No, you weren’t dreaming in March. The South Carolina Gamecocks actually did make it all the way to the Final Four. While they lost to Gonzaga in the semifinals, they gave everyone a ride to remember.
Fast forward six months later, and some new (and old) faces will be hitting the hardwood for the first practice of the new season. Here are five questions we have heading into the next few weeks leading to tipoff.
What can the 2017-18 Gamecocks do for an encore?
It’s going to be tough for this team to replicate its Final Four run, and when the preseason projections come out, that much will be reflected. It’s not that South Carolina’s a bad team; it’s just that they’ve lost a lot, and whether this group can get them to San Antonio when it’s all said and done is going to be a tough ask. This team’s surprised us before, though, so count a Frank Martin-coached team out at your own risk.
In short, is this a team that can win the SEC? Probably not. Can they get to the NCAA Tournament? Sure. They should be able to become a mainstay in March if only to prove that the sheer act of getting there last year wasn’t an aberration.
How will the team move on without Sindarius Thornwell, PJ Dozier and Duane Notice?
Even if Dozier hadn’t declared for the NBA Draft, the absence of Thornwell and Notice in and of itself would have equaled a huge hole in the Gamecocks lineup. Now, we’ll get to see how life goes on without the trio. Chris Silva and Maik Kotsar, who came on strong late in the season and in the NCAA Tournament, will be out to show that their end-of-the-season improvement wasn’t a flash in the pan and that they can perform as high level players in the front court. Hassani Gravett’s role will increase this season, especially with Rakym Felder (more on him in a moment) out for at least the entire non-conference schedule. High-scoring guard Kory Holden, eligible after transferring from Delaware before the 2016-17 season, is a name that you’ll see a lot of in the starting five and could be carrying a good bit of the scoring load.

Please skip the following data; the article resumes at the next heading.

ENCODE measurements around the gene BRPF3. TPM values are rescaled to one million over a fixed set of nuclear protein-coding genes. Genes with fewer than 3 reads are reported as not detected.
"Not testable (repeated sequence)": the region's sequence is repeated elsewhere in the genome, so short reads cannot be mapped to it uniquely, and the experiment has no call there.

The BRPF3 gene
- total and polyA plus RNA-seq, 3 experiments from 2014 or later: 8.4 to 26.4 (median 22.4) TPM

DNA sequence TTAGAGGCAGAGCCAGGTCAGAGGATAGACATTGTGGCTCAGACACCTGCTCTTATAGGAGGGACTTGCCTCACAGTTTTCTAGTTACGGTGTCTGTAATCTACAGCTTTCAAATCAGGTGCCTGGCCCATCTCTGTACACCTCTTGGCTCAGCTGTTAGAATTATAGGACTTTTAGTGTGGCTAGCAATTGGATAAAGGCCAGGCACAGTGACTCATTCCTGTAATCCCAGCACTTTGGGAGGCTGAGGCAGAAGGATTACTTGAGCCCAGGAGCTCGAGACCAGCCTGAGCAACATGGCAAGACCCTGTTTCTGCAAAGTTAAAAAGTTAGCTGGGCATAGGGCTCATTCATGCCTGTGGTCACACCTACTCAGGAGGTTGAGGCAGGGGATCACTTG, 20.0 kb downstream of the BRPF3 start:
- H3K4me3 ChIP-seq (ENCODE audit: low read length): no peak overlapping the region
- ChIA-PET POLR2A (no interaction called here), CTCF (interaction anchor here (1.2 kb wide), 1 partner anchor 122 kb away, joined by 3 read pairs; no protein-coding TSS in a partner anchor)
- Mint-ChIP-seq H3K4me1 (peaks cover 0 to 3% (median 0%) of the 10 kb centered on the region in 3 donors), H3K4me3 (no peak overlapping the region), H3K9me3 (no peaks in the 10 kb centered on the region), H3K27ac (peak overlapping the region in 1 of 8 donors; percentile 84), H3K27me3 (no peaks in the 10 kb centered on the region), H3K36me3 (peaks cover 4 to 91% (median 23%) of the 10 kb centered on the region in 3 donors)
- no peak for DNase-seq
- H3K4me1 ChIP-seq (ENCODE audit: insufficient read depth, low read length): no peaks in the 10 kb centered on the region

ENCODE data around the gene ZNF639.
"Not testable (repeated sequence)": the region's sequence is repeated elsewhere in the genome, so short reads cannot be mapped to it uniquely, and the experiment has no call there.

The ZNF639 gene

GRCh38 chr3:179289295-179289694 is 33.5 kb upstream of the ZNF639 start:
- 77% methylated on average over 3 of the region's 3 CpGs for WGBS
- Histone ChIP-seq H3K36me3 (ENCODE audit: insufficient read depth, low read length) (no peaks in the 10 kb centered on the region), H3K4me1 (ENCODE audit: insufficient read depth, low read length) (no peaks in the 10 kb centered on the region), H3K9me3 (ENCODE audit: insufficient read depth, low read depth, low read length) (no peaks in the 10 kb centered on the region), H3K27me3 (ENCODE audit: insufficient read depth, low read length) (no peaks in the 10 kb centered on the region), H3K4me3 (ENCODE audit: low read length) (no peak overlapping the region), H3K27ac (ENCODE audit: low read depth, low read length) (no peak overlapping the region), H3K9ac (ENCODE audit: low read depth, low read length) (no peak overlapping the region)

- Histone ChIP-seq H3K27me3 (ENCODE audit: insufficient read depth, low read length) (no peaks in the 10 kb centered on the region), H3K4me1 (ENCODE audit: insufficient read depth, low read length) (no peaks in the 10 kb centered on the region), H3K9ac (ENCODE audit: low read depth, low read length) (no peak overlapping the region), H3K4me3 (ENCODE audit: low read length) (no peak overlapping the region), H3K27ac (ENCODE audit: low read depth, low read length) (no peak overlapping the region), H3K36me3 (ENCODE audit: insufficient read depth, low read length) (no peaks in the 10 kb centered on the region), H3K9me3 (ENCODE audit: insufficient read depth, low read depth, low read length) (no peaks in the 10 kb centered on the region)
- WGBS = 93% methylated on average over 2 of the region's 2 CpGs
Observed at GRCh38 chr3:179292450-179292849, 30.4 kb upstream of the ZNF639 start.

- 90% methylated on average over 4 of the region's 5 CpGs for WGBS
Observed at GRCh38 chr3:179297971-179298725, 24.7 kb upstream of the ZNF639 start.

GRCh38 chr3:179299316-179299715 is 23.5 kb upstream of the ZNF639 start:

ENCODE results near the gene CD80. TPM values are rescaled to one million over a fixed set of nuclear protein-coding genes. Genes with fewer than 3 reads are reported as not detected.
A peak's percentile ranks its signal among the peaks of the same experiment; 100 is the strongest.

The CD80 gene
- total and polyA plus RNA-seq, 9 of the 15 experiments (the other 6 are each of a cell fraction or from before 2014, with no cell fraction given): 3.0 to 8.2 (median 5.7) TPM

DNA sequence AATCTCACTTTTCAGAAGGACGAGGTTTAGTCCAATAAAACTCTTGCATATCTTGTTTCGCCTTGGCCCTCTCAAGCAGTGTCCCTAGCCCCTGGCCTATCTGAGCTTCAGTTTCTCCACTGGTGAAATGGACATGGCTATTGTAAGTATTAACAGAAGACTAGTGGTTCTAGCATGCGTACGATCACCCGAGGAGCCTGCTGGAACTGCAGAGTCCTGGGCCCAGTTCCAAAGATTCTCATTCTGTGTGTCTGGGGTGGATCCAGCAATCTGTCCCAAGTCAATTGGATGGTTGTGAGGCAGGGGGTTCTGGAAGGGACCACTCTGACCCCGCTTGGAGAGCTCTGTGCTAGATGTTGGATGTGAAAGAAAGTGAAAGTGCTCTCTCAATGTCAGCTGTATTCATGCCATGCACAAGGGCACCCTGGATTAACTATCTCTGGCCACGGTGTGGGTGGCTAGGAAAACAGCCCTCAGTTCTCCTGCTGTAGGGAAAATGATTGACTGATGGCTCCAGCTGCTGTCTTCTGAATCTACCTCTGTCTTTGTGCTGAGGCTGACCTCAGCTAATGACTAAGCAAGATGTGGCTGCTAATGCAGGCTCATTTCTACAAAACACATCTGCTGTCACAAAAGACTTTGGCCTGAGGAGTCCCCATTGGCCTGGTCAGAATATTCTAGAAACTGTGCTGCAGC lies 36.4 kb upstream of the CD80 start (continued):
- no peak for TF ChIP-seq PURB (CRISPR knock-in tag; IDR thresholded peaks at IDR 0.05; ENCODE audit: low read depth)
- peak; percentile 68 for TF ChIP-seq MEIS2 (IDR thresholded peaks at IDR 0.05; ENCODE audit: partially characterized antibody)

Can the graduate transfers step into a leadership role immediately?
South Carolina added a pair of grad transfers during the offseason in FAU’s Frank Booker and Maine’s Wes Myers. Myers certainly has the greater scoring touch (16.9 ppg last year with Maine), but against tougher competition in the SEC, will that continue? While Booker doesn’t have the same scoring prowess, he does add a veteran presence and experience against larger programs (he spent two years with Oklahoma before transferring to FAU).
Can Rakym Felder shake off his off-the-court issues and develop into a star player for the Gamecocks?
Felder won’t attend classes in the fall after facing third-degree assault charges (later dropped). That’s a shame, because I felt that he was turning into a player that would become a go-to for South Carolina in the near future. The bigger story: Felder is currently on his second strike. No doubt any further run-ins will mean the end of his career in Columbia, so hopefully it’s a lesson learned once and for all.
What will we see from the freshmen?
South Carolina brings in a five-member class: guard David Beatty and forwards Jason Cudd, Ibrahim Doumbia, Felipe Haase and Justin Minaya. There’s minutes to be had and it’s always tough to get a read on how many the new guys will get, but I’d look for Beatty to give some of the guys a blow at guard when they need it (at least to start).